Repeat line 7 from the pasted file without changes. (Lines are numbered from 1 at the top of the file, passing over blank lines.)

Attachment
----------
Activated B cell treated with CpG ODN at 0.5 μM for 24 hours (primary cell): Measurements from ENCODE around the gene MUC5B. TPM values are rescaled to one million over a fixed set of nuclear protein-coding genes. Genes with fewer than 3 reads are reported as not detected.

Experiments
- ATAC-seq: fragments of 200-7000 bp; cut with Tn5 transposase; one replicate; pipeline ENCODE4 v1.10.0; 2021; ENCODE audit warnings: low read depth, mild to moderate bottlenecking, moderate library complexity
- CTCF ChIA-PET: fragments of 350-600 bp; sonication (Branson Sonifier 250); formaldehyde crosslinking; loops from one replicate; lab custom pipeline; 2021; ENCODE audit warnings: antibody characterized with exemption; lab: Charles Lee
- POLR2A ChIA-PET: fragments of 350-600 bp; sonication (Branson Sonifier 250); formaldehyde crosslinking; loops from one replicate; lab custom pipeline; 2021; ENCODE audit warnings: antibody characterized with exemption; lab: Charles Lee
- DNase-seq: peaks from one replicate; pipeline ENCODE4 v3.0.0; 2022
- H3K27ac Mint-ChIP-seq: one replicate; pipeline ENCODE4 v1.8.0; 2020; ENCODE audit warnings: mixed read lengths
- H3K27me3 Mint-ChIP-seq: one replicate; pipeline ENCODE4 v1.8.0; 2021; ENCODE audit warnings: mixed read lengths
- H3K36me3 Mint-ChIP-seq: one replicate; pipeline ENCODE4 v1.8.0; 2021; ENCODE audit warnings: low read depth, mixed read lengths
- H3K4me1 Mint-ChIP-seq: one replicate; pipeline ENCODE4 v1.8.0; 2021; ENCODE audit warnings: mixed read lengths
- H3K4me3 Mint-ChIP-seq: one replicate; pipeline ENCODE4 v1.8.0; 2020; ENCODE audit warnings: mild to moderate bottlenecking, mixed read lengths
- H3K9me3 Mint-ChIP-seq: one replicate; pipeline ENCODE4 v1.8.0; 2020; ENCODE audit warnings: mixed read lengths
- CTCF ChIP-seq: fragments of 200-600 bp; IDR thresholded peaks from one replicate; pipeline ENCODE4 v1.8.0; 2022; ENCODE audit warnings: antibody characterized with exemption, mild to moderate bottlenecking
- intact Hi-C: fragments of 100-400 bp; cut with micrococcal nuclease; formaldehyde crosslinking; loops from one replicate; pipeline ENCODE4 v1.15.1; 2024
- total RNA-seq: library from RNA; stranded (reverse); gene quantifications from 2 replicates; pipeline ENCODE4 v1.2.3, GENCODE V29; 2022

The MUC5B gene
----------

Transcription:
- H3K27ac Mint-ChIP-seq: one replicate; pipeline ENCODE4 v1.8.0; 2020; ENCODE audit warnings: mixed read lengths